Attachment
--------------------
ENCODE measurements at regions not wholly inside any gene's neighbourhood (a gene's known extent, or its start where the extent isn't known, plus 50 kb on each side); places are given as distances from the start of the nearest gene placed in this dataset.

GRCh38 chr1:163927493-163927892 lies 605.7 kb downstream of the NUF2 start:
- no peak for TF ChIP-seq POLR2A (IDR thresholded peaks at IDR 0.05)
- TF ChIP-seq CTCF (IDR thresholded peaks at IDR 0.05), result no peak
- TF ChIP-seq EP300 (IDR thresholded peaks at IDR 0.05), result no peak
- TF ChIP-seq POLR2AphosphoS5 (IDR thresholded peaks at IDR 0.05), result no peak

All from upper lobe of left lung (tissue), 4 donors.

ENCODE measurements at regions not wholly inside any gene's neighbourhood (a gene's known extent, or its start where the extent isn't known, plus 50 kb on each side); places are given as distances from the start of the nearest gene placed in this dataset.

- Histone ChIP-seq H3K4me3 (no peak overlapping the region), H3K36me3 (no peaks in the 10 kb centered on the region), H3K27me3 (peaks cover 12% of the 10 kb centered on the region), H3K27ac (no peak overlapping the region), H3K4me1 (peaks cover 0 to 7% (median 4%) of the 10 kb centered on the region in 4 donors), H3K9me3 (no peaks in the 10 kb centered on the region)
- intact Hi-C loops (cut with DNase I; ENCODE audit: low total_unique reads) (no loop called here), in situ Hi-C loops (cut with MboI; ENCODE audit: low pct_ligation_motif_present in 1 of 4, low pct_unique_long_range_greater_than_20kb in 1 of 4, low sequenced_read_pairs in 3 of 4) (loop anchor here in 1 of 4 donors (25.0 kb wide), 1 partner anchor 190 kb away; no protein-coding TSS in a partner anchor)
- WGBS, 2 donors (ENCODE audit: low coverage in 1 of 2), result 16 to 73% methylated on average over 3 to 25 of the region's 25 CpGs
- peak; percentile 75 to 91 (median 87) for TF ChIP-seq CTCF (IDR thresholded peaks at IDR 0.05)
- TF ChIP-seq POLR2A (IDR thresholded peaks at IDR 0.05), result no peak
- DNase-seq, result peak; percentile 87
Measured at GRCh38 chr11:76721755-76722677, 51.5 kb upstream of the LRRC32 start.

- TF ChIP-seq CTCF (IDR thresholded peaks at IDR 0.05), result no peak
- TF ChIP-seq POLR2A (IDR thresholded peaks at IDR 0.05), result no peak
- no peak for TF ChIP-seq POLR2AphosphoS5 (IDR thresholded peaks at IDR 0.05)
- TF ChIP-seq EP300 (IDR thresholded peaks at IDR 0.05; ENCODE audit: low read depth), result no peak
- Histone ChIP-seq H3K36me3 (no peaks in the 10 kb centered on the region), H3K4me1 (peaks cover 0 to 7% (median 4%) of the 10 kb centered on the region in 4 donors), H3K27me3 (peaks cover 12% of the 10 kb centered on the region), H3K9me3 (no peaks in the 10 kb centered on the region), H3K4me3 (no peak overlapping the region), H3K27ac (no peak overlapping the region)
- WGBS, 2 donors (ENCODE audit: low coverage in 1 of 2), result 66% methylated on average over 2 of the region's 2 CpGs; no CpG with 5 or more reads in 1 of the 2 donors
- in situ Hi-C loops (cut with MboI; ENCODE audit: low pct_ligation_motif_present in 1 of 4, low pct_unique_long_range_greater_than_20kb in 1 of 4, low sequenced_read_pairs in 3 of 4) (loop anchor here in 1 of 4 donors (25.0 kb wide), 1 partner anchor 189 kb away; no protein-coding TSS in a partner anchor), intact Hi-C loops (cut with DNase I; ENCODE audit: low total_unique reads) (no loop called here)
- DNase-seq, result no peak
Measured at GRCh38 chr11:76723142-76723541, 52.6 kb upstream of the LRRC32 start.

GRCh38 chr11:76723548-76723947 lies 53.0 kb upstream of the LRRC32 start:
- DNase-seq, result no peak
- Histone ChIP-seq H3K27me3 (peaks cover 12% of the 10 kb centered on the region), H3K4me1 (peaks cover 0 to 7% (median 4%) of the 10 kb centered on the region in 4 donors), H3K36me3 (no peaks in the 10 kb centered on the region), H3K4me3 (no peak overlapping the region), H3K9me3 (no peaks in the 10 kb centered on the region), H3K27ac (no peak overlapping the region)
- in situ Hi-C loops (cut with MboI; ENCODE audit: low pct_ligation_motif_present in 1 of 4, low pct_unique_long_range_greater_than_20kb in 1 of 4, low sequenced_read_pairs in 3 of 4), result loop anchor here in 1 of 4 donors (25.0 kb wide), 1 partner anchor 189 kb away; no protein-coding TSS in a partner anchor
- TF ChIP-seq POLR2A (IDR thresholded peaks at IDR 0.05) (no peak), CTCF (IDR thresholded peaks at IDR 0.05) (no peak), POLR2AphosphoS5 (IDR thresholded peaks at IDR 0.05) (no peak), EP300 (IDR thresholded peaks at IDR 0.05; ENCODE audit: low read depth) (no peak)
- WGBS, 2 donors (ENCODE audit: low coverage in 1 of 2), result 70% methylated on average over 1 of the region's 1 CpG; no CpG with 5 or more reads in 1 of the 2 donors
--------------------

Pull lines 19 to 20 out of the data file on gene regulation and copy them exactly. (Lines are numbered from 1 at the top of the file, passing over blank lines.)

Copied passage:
- TF ChIP-seq EP300 (IDR thresholded peaks at IDR 0.05; ENCODE audit: low read depth), result no peak
- Histone ChIP-seq H3K36me3 (no peaks in the 10 kb centered on the region), H3K4me1 (peaks cover 0 to 7% (median 4%) of the 10 kb centered on the region in 4 donors), H3K27me3 (peaks cover 12% of the 10 kb centered on the region), H3K9me3 (no peaks in the 10 kb centered on the region), H3K4me3 (no peak overlapping the region), H3K27ac (no peak overlapping the region)